Here are my first thoughts in response:
What does it mean to be green?
Notes from the Green Party Candidate for South Norfolk, for General Election 2015. Longer reflections and discussions on issues relating to policy, the good life, justice, equality, anti-austerity economics and the future of the planet. This is also a forum for exchanging ideas on how to tread lightly on the planet and avoid supporting exploitation and corrupt practices. Here we go...
Saturday, 25 June 2016
Here are my first thoughts in response:
Monday, 6 April 2015
The Mayfair loophole gives special treatment to private equity bosses. They shouldn’t be allowed to dodge up to £700m of tax a year. It’s money which should be going to our NHS, education and public services.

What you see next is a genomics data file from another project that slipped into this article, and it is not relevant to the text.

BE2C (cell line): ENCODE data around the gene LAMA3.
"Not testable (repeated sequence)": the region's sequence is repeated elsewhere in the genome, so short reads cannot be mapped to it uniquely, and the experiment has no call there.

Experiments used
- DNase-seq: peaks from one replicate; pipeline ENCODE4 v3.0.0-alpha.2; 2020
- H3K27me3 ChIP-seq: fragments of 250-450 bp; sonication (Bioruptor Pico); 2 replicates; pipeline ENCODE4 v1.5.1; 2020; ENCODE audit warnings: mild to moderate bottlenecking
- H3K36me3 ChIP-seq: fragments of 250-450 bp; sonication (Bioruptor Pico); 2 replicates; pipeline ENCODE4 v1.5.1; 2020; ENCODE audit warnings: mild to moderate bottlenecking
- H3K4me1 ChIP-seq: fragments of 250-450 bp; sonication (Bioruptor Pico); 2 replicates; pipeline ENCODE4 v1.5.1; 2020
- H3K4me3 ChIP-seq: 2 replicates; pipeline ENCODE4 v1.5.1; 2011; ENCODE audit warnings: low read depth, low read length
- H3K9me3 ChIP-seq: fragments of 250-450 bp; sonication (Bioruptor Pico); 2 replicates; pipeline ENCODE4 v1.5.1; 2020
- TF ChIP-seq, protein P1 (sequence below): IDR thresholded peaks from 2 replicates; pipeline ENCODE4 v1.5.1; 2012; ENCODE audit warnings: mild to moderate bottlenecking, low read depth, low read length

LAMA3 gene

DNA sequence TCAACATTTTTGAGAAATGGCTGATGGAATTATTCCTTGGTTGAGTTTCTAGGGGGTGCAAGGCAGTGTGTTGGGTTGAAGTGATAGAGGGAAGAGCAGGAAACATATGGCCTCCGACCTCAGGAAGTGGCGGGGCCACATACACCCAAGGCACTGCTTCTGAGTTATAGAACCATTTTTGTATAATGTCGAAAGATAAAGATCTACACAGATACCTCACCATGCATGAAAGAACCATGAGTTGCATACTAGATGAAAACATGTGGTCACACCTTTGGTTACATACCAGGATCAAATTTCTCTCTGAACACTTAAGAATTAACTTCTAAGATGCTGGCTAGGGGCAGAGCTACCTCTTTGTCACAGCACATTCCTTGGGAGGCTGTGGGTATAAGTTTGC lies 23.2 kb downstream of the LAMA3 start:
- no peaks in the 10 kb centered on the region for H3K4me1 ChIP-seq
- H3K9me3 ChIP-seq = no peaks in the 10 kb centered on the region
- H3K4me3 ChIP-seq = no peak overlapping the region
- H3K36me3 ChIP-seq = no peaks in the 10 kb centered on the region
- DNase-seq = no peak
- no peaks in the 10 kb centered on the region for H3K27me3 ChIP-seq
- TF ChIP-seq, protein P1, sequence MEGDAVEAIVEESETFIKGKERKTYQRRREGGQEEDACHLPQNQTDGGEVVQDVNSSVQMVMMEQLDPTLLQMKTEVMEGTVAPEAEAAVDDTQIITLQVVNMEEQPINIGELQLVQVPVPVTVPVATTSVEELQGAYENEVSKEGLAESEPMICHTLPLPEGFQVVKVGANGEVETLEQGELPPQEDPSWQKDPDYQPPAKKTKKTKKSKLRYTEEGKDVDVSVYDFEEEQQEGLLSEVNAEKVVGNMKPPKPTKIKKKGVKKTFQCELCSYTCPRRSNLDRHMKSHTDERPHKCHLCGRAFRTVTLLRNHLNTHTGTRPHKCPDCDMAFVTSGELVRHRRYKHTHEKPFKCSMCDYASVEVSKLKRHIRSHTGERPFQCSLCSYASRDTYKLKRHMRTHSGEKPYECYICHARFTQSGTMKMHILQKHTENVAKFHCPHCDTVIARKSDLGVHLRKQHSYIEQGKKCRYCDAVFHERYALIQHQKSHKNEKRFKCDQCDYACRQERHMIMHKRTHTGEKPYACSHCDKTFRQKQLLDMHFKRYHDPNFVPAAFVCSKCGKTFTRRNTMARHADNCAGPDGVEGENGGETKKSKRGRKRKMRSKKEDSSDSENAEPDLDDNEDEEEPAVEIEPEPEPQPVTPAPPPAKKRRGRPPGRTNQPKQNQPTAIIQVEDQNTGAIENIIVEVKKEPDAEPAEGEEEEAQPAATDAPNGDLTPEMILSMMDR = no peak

Will you vote to close the Mayfair loophole - by voting for amendment 3 in today’s Finance Bill? It's being tabled by Caroline Lucas MP. If the vote happens, please explain to me how you voted.
I'm sending this email to the other MP candidates for this area, to find out how they'd vote if they had the chance.
Here’s the report into the loophole, for more information:https://secure.38degrees.org.uk/closing-the-mayfair-loophole-report
The Link provided there (to a section of the 38Degrees site) gives more information about the loophole and the proposed amendment due to be tabled by Caroline Lucas.
In the event the proposed amendment by Caroline Lucas was not debated, due to time limitations. So no solution has been endorsed as yet. But the Green Party has committed itself to closing this loophole, which currently loses the country an estimated £700 million a year in tax revenues. You can find the Green Party position explained here.
Richard Bacon gave his constituents the following reply: